In April 2024, we bring together industry professionals and key players in the field of IT to foster networking, share knowledge, showcase use cases, and discuss the latest advancements in technology around Nextcloud.Read More
Simon is a web and open source advocate often writing about key topics in Free and Open Source Software or FOSS.
Today, we’ve asked him a few questions:
My work currently aims to protect and develop the digital rights of individuals within democracies. I do that at OSI where I have been intervening around the European Commission’s proposed Cyber Resilience Act, at AlmaLinux OS Foundation where I have been helping them develop community-led governance, as part of the UK’s Open Standards Board and in a few other contexts
I like to define open source as software that respects and enables the self-sovereignty of each individual. So I regard open source first as a key enabler for those wishing to build software that embodies self-sovereignty, and further as a critical indicator of an intent to accommodate self-sovereignty. When people abridge software freedom they are frequently careless of the rights of the users of their software. Open source is no guarantee – there are plenty of companies who enjoy the benefits of software freedom without extending them to their customers – but a willingness to lock anyone out (or in!) is a red flag.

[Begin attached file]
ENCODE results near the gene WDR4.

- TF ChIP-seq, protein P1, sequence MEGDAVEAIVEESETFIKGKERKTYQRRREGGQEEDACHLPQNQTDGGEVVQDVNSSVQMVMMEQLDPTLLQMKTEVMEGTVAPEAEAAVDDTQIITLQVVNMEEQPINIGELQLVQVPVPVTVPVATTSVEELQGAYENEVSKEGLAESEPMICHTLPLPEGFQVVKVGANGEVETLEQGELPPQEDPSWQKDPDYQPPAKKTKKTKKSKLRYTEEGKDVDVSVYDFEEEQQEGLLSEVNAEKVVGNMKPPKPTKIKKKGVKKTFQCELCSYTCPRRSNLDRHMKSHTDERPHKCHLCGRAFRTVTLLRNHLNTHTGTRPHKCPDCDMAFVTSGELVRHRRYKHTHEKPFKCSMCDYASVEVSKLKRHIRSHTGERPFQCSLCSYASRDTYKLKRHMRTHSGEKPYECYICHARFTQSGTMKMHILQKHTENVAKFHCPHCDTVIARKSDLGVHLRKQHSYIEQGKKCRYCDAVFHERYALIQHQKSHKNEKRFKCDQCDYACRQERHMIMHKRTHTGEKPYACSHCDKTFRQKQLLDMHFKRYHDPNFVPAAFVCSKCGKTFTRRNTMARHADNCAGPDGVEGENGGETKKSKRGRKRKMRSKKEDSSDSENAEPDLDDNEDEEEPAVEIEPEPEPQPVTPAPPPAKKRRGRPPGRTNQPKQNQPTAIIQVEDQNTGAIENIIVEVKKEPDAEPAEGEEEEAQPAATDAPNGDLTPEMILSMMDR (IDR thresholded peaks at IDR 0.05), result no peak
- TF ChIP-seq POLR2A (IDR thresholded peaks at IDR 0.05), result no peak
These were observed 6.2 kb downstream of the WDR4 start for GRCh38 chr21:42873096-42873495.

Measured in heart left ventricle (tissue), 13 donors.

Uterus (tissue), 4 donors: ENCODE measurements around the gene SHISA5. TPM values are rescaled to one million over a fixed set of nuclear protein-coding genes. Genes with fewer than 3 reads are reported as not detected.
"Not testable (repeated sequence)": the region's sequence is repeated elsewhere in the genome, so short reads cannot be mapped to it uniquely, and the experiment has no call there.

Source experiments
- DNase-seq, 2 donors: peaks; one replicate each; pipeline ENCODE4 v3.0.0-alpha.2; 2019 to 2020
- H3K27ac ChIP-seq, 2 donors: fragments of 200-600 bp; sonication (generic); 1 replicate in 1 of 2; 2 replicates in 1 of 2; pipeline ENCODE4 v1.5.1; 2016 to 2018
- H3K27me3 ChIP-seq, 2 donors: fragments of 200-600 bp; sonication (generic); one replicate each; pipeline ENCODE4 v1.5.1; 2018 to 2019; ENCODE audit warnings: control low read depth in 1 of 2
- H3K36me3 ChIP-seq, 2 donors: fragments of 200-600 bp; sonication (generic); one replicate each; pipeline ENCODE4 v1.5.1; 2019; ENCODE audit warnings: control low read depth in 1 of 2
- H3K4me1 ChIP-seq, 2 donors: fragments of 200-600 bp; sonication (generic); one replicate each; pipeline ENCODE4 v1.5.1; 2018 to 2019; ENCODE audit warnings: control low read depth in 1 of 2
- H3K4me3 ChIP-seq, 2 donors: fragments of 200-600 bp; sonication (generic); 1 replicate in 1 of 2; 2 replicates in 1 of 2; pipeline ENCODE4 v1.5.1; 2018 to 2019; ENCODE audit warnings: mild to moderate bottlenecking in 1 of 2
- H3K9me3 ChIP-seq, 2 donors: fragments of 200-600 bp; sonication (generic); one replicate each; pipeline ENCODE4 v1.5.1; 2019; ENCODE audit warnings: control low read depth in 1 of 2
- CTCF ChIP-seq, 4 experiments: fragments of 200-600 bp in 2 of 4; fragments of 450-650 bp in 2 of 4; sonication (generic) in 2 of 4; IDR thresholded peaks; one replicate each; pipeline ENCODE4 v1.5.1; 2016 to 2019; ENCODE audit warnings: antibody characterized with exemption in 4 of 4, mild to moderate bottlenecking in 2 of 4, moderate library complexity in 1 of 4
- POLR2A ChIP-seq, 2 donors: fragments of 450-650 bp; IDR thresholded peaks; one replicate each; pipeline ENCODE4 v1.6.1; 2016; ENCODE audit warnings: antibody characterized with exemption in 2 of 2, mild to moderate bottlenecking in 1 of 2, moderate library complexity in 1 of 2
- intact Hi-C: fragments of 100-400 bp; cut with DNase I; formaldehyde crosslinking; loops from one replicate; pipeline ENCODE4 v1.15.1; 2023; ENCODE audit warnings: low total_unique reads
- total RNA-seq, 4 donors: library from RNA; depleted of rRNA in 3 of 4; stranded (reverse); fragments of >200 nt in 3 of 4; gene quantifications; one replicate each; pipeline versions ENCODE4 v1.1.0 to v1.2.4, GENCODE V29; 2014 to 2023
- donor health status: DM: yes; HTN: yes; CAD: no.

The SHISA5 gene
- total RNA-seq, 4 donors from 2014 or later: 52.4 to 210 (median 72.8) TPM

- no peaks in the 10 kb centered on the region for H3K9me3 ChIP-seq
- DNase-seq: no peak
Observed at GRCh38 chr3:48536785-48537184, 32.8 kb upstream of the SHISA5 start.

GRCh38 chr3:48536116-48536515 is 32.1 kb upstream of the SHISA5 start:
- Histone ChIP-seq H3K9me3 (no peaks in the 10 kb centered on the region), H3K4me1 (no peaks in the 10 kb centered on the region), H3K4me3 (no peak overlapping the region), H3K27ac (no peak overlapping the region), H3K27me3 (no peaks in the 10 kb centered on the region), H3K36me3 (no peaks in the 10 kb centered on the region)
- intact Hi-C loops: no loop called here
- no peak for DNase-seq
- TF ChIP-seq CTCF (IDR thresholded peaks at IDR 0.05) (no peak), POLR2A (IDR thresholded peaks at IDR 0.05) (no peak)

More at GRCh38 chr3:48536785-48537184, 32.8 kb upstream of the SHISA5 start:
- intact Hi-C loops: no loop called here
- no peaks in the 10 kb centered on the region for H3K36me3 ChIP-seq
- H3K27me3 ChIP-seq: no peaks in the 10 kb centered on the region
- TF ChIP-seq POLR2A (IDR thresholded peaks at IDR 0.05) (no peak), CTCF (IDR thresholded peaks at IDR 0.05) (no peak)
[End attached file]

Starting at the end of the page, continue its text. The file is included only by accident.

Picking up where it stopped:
Legislators conveniently divide society into the commercial sector, the labour sector and the consumer sector. That’s a natural consequence of the legacy of the industrial revolution. But with the advent of the Internet, people started connecting directly to each other, and that in turn allowed some to play roles that spanned all three of those sectors. The people and civil groupings who dare to engage socially and commercially across the prior three sectors are what I and others term the Fourth Sector. As I have engaged more and more with legislators I have realised they are failing to consider, much less consult, fourth sector actors and the activities they conduct, such as open source software. I’ll be explaining these ideas in more depth at the conference.
Simon Phipps is known for his time at Sun Microsystems, where he took over leadership of Sun’s open source program and ran one of the first OSPOs. During this time in the 2000s, most of Sun’s core software was released under open source licenses, including Solaris and Java (which he had previously worked on co-establishing IBM’s Java business in the 1990s). When Sun was broken up in 2010, he was freed to focus purely on open source and dedicated time to re-imagining the Open Source Initiative (OSI) – the non-profit organization that acts as a steward of the canonical list of open source licenses and the Open Source Definition. Today Simon leads OSI’s work educating European policymakers about the needs of the open source community. Learn more here.